FAILURE OF MARKET AGREEMENT: INSURERS MUST PAY CLAIMS-LADIPO-AJAYI
By ROSEMARY ONUOHA
AS it has become obvious that operators in the insurance sector cannot regulate pricing of insurance risks following the failure of the market agreement, they should be ready to pay claims when the need arises irrespective of whatever premium they charged.
Chairman of Nigerian Insurers Association (NIA), Mr. Olusola Ladipo-Ajayi, who made this assertion stressed that insurers who charge any rate for risks have no excuse not to pay claims because they are the ones that charged the rate for the risks in the first place.
According to Ladipo-Ajayi, since it is now obvious that insurance operators cannot regulate themselves, they have no excuse not to pay claims. He regretted that the insurance industry is flooded with professional yet a lot of them are waking from the wrong side of the bed everyday and doing the wrong things.
Meanwhile it will be recalled that insurance professionals agreed to lay aside the market agreement entered into by underwriters in 2009 and consider other means of doing business.
At the 2011 Chartered Insurance Institute of Nigeria (CIIN) Educational Conference in Ibadan, there was a consensus by professionals that the market agreement has not been beneficial to the sector because it has not been religiously implemented by underwriters.
As a way of checking ethical breaches, promote discipline and improve service standards in the market, the Nigeria Insurers Association (NIA) commenced implementation of a market agreement. The agreement which stipulates infractions and penalties was signed by all the Chief Executive Officers of NIA member companies.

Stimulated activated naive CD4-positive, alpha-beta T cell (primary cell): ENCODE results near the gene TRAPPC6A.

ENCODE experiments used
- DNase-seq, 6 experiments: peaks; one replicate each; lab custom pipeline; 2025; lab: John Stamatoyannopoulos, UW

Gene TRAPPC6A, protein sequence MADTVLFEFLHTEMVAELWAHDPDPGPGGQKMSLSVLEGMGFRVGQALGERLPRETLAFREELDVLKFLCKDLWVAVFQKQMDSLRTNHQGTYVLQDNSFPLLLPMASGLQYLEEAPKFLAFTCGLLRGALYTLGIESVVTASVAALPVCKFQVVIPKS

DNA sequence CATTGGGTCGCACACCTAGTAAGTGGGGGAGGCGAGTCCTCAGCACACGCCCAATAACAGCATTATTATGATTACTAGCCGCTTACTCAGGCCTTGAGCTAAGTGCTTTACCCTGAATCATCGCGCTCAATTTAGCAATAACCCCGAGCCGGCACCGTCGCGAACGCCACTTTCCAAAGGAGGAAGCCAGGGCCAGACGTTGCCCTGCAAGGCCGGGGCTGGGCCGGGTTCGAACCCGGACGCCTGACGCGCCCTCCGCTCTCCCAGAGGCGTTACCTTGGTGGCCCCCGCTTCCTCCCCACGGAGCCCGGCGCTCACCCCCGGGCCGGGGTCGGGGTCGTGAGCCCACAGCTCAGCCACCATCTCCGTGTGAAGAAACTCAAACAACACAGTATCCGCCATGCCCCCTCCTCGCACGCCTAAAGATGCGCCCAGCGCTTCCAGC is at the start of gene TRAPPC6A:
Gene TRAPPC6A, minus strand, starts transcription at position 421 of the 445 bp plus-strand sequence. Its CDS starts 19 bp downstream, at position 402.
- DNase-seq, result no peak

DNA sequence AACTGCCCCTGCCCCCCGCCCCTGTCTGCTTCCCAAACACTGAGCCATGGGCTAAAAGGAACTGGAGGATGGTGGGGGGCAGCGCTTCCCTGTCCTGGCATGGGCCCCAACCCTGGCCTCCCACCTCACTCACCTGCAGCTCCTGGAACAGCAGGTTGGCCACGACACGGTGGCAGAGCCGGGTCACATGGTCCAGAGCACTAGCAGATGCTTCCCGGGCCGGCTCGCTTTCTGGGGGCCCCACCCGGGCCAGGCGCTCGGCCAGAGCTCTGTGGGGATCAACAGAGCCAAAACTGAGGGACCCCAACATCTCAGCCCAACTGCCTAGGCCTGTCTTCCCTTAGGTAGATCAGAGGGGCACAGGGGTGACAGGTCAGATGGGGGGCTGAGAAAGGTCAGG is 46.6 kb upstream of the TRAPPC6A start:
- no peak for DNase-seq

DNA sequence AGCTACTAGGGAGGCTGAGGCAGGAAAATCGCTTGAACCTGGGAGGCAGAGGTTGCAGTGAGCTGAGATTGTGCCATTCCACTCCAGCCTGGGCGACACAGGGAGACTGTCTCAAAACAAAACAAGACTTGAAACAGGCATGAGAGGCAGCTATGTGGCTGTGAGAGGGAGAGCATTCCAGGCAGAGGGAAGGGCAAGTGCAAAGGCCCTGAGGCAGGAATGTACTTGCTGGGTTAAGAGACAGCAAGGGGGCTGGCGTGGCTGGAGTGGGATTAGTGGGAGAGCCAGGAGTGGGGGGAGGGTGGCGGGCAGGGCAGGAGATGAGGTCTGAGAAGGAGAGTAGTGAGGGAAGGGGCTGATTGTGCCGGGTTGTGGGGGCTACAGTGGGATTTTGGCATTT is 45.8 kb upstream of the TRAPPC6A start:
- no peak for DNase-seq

However, almost two years after the agreement was entered into, no company has been sanctioned for failing to abide by the agreement even when companies break it on daily basis.
However, Vanguard investigations revealed that the inability of NIA member companies to agree on uniform pricing for risks forced the Association to commence review of the initiative leading to the eventual jettisoning by professionals.
Some market operators argued that the market agreement could not work because many insurance practitioners still underwrite from largely outdated and irrelevant rate books. But they said that the sector can overcome the challenge of non payment of claims only if risks are priced appropriately.
Mr. Jacques Coetzer, managing director of UBA metropolitan Life stated 'If pricing is right, then the possibility of paying claims is great because at the core of claim certainty lies the balancing act in the pricing and quoting process.'
Underwriters, according to Coetzer, should underwrite each piece of business individually taking into account cover requirements and group distribution in gender, income, age and occupation as well as take deliberate decision not to involve in such sharp practices that has been the bane of the industry all along, stressing that it is very hard but it can be done.
Chairman of Cornerstone Insurance Plc, Mr. Adedotun Suleiman noted that the business of insurance is done on the basis of charging commissions which are authorised by law, but series of illegal fees that have been introduced is killing the business and giving the industry a lot of negative perception.
In his words 'These unauthorised charges are corrupting the system and causing corruption to be legalised. Insurance operators should look for creative, acceptable and innovative ways of doing business.'